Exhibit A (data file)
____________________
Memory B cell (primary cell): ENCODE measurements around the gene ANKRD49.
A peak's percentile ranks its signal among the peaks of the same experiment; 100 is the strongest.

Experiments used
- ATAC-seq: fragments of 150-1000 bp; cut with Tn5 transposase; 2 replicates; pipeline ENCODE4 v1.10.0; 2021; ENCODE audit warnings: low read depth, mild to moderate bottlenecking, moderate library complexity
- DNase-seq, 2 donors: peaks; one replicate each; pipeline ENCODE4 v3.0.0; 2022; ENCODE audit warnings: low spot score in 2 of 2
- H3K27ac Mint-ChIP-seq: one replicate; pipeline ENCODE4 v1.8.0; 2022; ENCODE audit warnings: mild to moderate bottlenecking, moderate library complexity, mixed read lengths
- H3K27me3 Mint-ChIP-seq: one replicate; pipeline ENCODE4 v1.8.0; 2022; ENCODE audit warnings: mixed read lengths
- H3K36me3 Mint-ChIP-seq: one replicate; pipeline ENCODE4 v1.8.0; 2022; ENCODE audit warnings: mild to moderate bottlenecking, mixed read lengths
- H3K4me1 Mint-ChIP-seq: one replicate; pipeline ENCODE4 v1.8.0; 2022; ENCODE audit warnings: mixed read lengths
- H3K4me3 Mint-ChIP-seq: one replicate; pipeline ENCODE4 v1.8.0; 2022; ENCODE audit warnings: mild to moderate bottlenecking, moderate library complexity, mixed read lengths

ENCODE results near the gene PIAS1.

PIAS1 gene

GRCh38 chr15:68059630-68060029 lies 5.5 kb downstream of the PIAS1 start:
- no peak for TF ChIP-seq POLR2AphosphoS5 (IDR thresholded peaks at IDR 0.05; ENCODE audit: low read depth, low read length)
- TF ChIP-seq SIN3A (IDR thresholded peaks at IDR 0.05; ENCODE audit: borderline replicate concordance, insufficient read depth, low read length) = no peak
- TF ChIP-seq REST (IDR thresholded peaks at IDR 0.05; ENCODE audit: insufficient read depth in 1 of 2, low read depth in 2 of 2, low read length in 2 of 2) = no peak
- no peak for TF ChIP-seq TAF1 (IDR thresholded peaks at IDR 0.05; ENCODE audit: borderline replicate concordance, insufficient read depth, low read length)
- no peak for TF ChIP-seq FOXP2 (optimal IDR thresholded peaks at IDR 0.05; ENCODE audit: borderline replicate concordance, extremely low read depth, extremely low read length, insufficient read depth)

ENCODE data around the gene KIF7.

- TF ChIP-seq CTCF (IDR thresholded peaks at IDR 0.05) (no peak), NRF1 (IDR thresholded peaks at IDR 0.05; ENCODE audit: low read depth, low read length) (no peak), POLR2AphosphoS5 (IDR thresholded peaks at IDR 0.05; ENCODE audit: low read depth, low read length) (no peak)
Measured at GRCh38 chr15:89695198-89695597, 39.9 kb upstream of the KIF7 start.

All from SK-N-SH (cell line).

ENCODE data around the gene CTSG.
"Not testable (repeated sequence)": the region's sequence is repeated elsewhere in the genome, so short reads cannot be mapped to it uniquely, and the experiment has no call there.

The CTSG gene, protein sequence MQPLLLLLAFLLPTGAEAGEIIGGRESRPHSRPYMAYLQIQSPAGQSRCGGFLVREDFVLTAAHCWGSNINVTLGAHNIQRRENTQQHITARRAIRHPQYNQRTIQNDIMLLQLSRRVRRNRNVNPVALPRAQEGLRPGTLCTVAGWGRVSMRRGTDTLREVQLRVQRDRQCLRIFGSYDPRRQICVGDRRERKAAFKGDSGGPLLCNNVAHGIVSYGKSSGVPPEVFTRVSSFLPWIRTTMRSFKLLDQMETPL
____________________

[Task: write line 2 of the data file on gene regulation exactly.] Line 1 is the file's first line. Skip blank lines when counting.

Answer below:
A peak's percentile ranks its signal among the peaks of the same experiment; 100 is the strongest.